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Special Issue: Cultural Literacies in Translation
Deadline for Abstracts: 15 August 2019
On-going public and academic debate has focused on the importance of knowledge about culture and the arts, what is generally referred to as “cultural literacy”. Often the debate focuses on an alleged “lack” of such knowledge. Whereas traditional approaches to cultural literacy emphasized the importance of a shared national culture, the reading of books and the literary canon, in recent years there has been an increasing focus on what cultural “literacies” can imply within our current globalised, pluralized and media saturated societies. While the conception that the arts constitute (Western) High Culture has for a long time already been strongly criticized from a broad range of perspectives, this idea is still reflected in more traditional approaches to the importance and functions of culture and the arts. However, contemporary societal transitions raise a number of important questions about the specific content of cultural literacies (i.e. what is still considered to be relevant and valuable knowledge about culture and the arts?), about the potential functions of culture and the arts for society (i.e. what is considered to be the societal and educational value of knowledge about and engagement with the arts?) and about the specific role of cultural institutions today (i.e. how do cultural institutions address their roles as mediator and go-between of knowledge about the arts?).
This special issue seeks to reframe the discussion about cultural literacies from a number of different perspectives. (1) The concept of literacy itself has been studied as a normative concept, which is embedded in specific perspectives on economic progress, political democracy, and social, cultural and educational mobility. This has been referred to as the so-called “literacy myth” and there has been a growing body of research that critically addresses the question of what it implies to “become literate” and on whose terms, for example in relation to notions such as decolonisation and intersectionality. This implies that if we want to explore cultural literacies as important “equipment” for people to navigate the complexities of contemporary society, we need to extend its content beyond traditional conceptions of culture and the arts so as to be able to include a wider range of relevant dimensions. (2) What counts as a legitimate argument when discussing the value of knowledge about the arts is always related to particular perspectives on its societal functions. This implies we need a critical examination of the claims that are made within the public debate for the “importance” and “value” of culture and the arts for society and therefore we also need to focus on the larger societal context in which this debate is taking place. (3) If we explore the question of how cultural literacies, conceptualised from a critical perspective, can be enhanced by focusing on the potential of cultural institutions, then this implies we need to focus on the increasingly changing and sometimes also contested roles of cultural institutions as traditional mediators of culture and the arts.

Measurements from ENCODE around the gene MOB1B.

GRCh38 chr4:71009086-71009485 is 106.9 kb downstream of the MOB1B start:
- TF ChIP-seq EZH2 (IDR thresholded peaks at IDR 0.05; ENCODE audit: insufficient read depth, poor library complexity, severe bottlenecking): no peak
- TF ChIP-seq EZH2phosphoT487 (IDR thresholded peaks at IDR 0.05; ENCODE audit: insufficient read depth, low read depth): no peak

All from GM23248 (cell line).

For this special issue, we therefore seek contributions that explore how cultural literacies are currently defined, practiced, contested and negotiated in relation to different contexts by focusing on the following discussions:
- What is currently considered to be valuable knowledge about culture, art and aesthetics? How is this knowledge being challenged and how is it redefined? What does this imply for art education and for the curriculum in general?
- How are the societal functions of culture and the arts framed in the public and academic debate? What are the societal and educational values that are attributed to knowledge about and engagement with the arts?
- How is the role of cultural and art institutions changing as traditional mediators of knowledge about culture and the arts? What new forms of art mediation are emerging or how can such new forms be conceptualized?
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Deadline for abstracts: Please send your abstracts of 300 words by August 15th 2019 to Kris.Rutten@UGent.be.
Notification of selected abstracts by: September 1st 2019.
Deadline for article submission: based on the selection of the abstracts full papers will need to be submitted by: November 30th 2019.
Information and instructions for authors: http://www.tandf.co.uk/journals/RCRC
All completed manuscripts MUST be uploaded onto the online manuscript portal Scholar One. Go to Critical Arts on the Taylor and Francis site. There is an option on the top left pane of the screen that says ‘submit’, select this then click ‘submit online’ and follow the prompts.
Further inquiries about the special issue: Kris.Rutten@UGent.be